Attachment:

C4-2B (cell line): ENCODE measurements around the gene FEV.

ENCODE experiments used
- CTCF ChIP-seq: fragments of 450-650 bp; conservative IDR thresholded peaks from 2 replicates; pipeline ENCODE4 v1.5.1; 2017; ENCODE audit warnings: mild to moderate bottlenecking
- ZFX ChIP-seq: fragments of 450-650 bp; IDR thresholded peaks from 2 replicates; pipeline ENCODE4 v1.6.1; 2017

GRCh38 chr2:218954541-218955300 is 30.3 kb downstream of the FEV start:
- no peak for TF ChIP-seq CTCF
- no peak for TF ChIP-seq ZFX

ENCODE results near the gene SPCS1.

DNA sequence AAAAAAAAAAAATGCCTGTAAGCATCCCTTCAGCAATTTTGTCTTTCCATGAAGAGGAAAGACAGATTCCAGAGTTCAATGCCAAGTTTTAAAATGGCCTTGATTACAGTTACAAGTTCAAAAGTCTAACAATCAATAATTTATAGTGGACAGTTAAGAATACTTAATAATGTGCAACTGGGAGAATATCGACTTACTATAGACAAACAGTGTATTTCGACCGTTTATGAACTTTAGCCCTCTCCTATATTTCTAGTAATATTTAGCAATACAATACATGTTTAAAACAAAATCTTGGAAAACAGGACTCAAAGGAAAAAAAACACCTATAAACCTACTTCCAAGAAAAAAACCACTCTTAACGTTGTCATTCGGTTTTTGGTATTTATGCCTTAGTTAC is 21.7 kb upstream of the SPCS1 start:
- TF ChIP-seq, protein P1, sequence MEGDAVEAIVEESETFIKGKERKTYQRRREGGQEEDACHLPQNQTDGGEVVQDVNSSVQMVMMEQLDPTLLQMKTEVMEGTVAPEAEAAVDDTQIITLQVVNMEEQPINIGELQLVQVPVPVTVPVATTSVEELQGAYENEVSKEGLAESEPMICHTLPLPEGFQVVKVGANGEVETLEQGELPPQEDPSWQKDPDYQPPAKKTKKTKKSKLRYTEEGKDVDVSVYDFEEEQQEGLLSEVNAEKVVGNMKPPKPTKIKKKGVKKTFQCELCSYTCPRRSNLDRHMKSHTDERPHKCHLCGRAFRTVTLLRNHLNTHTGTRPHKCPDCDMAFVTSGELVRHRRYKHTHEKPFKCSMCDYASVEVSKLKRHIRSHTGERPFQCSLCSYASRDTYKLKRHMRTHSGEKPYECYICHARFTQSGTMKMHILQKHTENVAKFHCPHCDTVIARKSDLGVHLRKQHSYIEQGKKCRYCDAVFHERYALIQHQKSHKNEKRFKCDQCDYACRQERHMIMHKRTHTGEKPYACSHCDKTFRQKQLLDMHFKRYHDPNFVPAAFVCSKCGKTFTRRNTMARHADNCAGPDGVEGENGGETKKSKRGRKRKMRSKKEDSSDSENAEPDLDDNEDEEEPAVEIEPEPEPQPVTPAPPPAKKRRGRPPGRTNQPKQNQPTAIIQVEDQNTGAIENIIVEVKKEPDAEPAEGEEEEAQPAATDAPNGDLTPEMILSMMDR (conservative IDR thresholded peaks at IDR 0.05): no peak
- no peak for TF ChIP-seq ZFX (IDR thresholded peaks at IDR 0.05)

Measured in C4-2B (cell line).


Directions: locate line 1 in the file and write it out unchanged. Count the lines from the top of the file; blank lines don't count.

C4-2B (cell line): ENCODE measurements around the gene FEV.